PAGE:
When Meaza completed Grade 10 two years ago, she was one of 100 at-risk youth who were selected for the EDA Youth Livelihood program. She was given vocational training in leather work, small business skills and business and personal finance. Meaza used her $750 US seed funding to purchase a leather sewing machine and supplies.

Meaza’s tiny shop has been open for seven months. She creates and sews high-quality, original leather purses, belts and cosmetic bags, which she sells to stores and handicraft shops. The business is already showing a small profit and Meaza is able to support herself and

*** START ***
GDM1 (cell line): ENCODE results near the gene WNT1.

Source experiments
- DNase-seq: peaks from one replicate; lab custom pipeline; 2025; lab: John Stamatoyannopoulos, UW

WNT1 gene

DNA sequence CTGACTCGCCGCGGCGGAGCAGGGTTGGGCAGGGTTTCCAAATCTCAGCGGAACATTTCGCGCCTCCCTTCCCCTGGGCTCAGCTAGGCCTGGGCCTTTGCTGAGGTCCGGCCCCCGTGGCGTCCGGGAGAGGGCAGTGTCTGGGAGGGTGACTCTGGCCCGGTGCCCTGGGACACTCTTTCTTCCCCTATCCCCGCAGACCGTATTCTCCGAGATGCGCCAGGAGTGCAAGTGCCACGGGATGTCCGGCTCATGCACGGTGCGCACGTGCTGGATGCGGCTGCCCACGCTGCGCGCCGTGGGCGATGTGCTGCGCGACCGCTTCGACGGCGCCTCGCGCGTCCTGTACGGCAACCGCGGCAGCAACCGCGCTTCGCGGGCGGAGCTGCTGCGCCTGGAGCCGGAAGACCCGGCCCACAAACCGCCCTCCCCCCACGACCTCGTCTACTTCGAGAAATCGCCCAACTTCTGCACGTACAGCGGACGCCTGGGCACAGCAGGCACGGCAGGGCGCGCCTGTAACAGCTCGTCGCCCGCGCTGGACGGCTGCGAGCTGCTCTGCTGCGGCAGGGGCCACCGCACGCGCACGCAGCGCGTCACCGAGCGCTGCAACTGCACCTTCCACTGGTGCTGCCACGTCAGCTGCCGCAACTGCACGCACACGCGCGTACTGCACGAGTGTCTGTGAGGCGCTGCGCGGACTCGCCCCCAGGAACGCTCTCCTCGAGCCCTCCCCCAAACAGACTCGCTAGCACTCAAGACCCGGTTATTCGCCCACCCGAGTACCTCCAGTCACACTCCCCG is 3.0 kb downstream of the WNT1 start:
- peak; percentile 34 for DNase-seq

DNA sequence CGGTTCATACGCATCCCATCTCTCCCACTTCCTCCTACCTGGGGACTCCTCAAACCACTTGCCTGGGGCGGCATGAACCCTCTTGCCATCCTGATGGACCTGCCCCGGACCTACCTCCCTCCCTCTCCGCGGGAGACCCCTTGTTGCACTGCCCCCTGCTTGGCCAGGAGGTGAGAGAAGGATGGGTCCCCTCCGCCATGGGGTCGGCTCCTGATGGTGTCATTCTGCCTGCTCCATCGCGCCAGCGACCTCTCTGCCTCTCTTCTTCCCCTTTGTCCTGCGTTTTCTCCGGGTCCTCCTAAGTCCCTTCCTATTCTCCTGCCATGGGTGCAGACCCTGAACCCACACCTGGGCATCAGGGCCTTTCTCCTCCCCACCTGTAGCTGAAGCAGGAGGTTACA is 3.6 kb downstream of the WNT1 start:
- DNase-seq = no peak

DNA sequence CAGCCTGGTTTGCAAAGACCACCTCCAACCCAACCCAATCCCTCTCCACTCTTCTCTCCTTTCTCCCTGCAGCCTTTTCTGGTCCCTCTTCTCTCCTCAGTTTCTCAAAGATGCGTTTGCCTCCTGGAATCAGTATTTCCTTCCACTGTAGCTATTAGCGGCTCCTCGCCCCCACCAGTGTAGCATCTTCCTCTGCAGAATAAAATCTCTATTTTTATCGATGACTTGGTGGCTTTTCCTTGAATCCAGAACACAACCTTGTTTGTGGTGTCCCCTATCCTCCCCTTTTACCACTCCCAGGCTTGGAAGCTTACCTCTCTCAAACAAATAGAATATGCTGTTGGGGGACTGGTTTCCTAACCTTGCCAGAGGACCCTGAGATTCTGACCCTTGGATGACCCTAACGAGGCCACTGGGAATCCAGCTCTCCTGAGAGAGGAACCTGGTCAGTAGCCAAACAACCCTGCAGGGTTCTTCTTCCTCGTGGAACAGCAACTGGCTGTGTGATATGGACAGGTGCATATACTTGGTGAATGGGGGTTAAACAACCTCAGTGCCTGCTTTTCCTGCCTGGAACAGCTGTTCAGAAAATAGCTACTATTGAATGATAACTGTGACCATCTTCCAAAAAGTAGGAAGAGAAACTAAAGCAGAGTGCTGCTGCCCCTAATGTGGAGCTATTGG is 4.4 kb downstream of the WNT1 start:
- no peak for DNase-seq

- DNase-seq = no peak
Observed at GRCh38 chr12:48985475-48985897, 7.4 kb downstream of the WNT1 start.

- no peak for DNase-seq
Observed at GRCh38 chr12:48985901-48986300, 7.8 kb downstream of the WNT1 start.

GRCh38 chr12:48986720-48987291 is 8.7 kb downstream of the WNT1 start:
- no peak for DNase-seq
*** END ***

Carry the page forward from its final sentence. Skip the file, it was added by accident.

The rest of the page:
her mother.

Meaza is pleased with her progress so far: “I’m very happy because I have a new skill and I love my work”.
In the future, Meaza dreams of opening a leather manufacturing business in her name and hiring and training other young people to work along with her.